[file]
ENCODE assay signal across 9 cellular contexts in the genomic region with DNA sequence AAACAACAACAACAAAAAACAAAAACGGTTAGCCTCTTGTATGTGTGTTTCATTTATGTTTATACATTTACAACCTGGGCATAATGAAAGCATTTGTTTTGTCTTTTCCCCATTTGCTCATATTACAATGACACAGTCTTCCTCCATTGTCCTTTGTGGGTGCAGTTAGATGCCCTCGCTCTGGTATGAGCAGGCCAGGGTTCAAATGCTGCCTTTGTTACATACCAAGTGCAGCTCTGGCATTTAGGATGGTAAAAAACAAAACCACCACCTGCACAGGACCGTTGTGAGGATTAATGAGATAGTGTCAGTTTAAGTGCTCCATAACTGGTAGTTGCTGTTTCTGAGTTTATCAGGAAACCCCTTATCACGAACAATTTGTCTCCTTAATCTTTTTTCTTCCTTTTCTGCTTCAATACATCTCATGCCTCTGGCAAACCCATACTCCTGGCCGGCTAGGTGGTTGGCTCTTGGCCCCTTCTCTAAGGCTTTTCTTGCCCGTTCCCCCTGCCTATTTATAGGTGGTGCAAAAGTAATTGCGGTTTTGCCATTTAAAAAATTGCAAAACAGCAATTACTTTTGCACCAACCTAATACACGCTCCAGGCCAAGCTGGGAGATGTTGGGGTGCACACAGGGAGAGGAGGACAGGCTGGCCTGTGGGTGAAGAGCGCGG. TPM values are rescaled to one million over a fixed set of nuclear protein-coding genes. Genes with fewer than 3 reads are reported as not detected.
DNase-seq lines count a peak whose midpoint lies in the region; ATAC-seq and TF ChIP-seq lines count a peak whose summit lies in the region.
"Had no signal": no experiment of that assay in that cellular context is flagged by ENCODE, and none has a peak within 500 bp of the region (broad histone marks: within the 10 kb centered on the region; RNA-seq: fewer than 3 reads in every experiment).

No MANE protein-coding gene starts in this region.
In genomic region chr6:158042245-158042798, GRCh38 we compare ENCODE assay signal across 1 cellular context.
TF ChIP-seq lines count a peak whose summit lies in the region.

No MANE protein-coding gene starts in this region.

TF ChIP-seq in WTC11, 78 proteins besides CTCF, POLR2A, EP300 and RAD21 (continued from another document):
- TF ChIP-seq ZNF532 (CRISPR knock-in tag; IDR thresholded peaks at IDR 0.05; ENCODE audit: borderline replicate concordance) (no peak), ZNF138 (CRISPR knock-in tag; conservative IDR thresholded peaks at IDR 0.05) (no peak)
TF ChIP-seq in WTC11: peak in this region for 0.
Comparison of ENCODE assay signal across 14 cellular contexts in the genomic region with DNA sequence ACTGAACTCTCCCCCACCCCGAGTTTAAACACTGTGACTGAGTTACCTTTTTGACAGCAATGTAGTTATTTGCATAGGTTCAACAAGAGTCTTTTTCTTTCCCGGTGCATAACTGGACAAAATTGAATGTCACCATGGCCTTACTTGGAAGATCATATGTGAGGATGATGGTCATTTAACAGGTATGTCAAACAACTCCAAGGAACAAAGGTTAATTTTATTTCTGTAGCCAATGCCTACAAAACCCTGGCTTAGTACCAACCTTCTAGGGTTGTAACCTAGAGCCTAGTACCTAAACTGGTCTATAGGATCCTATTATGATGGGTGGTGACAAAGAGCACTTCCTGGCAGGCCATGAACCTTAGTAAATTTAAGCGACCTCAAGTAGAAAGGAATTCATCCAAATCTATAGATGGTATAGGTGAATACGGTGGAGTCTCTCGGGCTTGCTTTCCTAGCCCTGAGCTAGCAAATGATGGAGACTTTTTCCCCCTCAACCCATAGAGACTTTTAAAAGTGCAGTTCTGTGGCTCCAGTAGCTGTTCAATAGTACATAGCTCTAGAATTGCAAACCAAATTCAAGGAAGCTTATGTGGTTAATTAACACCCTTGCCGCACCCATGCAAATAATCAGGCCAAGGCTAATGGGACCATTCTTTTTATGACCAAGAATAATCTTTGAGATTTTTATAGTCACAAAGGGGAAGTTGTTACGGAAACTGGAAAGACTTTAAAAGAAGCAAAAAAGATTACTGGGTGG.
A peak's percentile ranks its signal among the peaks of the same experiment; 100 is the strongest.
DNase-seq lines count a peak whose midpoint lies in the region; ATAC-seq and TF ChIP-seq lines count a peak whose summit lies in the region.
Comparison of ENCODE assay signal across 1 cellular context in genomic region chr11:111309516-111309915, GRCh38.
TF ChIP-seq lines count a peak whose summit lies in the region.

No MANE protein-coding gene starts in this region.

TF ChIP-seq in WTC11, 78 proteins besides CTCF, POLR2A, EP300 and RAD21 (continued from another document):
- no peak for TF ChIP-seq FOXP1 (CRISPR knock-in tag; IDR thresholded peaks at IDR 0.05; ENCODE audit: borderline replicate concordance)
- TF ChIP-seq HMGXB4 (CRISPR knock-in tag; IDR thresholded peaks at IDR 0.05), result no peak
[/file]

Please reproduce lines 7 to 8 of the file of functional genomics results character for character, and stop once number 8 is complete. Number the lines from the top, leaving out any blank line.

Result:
No MANE protein-coding gene starts in this region.

TF ChIP-seq in WTC11, 78 proteins besides CTCF, POLR2A, EP300 and RAD21 (continued from another document):